Eight countries, 26 states and at least seven local runners will be represented in the 2015 Hardrock 100, which will be held July 10-12.
The lottery to determine the field of 152 runners – up from 140 the year before – was held last weekend. The seven local runners, with another high on the waiting list, are a strong representation, said race director Dale Garland.
The 1,300 applicants was a record, said Garland, who has directed the 100-mile event since its humble inception in 1992. Early races took anyone who met the qualifying standards.
This year’s applicants hailed from 47 states and 37 foreign countries, also records.
Locals in the 2015 field are Leah Fein, Brett Gosney, Missy Gosney, Scott Kuhn, Steve McClung, Brendan Trimboli and Phil Wiley. Drew Gunn is 10th on the wait list, and typically about 20 on that list get into the starting field, Garland said.
The Hardrock actually has three lotteries, Garland explained.
The veterans lottery, for those who have finished five or more Hardrocks, includes 35 spots.
For those who’ve finished one to four times, a lottery is held for 70 spots.
For those who’ve never run, there are 47 spots. Your chances of getting selected increase each year you don’t get in.
Only two are guaranteed spots in the field each year, and that’s the two winners of the previous race. Last year’s men’s winner, Kilian Jornet of Spain, set a course record in 22 hours, 41 minutes. The women’s winner was Darcy Piceu of Boulder, who finished in 29:49.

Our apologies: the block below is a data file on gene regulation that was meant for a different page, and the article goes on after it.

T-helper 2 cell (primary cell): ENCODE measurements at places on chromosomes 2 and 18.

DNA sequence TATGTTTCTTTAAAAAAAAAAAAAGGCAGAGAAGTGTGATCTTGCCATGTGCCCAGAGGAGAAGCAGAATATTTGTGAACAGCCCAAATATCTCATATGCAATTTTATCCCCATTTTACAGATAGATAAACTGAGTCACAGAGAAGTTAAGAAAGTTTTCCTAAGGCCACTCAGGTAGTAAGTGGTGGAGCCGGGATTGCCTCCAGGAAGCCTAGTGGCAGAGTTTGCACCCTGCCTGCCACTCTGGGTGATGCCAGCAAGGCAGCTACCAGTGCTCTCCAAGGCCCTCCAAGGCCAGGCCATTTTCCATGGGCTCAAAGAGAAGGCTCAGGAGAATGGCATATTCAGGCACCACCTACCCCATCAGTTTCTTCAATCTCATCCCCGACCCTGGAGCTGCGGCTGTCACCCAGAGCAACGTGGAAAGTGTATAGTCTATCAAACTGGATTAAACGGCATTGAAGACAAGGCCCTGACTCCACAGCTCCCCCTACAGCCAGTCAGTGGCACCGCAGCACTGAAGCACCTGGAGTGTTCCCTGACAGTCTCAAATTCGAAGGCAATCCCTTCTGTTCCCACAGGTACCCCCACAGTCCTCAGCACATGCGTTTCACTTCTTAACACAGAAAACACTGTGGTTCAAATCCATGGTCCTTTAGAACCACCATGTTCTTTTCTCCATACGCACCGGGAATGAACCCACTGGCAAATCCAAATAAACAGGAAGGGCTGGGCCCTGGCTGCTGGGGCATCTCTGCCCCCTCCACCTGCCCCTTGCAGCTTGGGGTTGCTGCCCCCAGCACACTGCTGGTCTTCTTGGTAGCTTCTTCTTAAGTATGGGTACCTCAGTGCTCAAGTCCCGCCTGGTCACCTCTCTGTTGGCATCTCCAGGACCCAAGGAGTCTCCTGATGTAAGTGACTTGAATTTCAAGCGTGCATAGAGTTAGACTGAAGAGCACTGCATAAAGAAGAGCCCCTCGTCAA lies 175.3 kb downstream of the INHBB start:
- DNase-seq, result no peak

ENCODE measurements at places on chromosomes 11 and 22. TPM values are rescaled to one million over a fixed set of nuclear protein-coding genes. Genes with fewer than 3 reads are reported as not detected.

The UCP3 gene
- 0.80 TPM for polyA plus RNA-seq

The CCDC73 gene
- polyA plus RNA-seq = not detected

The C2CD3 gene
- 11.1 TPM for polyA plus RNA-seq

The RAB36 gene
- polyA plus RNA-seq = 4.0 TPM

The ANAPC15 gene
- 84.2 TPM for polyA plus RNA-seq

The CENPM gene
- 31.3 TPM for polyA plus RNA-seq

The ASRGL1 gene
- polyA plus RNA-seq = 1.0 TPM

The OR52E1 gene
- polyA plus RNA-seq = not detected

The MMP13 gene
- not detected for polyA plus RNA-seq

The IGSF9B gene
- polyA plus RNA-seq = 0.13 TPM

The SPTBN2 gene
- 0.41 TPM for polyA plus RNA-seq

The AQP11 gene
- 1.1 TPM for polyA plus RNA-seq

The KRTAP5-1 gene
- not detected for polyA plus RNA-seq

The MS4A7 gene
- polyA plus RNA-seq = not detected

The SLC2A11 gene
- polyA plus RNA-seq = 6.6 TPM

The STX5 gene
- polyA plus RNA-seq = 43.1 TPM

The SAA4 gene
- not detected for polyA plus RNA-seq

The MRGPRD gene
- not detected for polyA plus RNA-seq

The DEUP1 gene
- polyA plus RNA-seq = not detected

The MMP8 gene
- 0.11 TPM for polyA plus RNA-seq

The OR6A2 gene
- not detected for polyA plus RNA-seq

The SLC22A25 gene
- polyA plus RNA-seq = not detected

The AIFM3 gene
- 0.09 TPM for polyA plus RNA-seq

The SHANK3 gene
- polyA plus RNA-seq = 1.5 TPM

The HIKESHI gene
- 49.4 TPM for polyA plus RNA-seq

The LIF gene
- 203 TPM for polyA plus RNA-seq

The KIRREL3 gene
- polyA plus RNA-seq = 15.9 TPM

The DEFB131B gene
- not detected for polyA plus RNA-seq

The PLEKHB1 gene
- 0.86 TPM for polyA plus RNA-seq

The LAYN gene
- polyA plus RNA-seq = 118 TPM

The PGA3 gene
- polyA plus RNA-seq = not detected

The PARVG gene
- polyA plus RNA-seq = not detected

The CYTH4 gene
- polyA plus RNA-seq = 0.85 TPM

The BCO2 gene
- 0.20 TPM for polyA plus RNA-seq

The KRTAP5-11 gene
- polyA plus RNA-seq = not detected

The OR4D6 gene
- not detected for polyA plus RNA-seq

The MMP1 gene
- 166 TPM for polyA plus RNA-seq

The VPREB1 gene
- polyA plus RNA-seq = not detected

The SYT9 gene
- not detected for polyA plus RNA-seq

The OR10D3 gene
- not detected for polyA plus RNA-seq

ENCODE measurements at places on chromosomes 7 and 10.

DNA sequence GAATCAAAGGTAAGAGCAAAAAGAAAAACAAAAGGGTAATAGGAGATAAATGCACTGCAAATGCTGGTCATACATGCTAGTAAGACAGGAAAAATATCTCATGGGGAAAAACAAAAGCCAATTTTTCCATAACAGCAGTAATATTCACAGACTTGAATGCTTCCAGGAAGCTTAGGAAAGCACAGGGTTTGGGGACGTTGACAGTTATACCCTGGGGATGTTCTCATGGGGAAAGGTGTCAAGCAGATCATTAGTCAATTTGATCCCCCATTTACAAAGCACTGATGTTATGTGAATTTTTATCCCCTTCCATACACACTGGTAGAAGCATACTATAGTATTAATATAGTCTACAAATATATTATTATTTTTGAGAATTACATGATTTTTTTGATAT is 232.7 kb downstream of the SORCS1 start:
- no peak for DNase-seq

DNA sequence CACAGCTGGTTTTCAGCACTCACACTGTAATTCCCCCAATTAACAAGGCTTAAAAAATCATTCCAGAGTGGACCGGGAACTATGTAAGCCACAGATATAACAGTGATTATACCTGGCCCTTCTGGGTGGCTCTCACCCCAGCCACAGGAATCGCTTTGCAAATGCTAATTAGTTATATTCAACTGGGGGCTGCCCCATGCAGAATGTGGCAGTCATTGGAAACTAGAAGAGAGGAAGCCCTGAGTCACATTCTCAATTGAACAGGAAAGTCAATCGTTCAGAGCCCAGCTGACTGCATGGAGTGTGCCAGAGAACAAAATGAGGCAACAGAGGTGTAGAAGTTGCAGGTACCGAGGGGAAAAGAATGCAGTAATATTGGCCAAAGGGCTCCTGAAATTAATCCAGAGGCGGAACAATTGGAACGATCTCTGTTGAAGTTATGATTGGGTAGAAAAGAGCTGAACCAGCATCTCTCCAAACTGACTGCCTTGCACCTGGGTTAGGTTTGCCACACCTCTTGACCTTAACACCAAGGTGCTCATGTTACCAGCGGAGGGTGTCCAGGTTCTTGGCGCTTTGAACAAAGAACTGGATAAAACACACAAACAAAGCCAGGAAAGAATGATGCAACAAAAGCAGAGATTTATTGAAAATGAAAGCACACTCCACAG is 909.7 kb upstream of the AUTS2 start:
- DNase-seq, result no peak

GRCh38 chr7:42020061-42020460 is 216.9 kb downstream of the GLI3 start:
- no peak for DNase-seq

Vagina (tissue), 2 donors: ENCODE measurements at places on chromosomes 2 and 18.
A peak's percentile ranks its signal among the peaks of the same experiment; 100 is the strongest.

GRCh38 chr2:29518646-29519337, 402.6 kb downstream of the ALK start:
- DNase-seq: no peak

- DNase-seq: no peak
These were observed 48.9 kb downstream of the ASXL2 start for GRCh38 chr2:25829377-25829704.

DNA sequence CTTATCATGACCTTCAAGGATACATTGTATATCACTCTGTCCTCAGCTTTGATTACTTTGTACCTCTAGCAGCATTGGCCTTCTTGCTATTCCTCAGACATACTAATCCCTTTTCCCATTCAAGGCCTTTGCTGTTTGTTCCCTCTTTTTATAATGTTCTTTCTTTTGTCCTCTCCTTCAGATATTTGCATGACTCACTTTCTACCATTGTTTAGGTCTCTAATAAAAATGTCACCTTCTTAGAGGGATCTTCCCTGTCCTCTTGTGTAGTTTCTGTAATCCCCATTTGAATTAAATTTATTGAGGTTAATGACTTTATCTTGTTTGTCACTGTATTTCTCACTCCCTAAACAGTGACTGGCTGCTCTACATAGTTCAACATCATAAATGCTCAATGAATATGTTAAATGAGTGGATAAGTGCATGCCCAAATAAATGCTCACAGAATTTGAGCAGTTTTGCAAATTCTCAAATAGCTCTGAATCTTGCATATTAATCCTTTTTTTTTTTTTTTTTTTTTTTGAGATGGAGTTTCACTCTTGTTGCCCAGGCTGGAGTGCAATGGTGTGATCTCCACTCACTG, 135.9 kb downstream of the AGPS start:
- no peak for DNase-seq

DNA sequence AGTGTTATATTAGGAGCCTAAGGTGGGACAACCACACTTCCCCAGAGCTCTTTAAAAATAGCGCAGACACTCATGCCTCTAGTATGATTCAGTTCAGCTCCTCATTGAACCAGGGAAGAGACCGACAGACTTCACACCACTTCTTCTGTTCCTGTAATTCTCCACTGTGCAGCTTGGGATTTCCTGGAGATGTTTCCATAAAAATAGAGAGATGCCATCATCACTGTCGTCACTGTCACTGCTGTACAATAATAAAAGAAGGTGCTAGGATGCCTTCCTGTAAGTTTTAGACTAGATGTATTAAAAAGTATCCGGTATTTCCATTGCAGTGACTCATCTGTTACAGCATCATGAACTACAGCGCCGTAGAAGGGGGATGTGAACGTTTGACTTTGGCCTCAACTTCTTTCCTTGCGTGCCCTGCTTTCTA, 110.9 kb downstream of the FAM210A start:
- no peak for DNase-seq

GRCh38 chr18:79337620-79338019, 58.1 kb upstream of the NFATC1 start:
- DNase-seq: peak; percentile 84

It’s possible that future Hardrock fields could include more runners, but don’t expect any major increases soon. Garland said that after a review of the impacts of the race, the Bureau of Land Management has increased the field limit to 250 competitors. However, Garland emphasized that increasing the field over 160 would bring more stipulations. Also, other logistics such as parking along the course and the number of available hotel rooms would have to be considered. The field could stay at 152 for several years.
“We’re going to be very deliberate in our growth,” Garland said Thursday.
The Hardrock begins in Silverton and goes either clockwise or counter-clockwise (it changes each year) through Telluride, Ouray, the ghost town of Sherman near Lake City and back to Silverton. Competitors climb more than 33,000 feet, and the course’s average elevation is 11,186.
For more information visit http://hardrock100.com.
This story was changed from its original publication to correct the number of local runners in the field.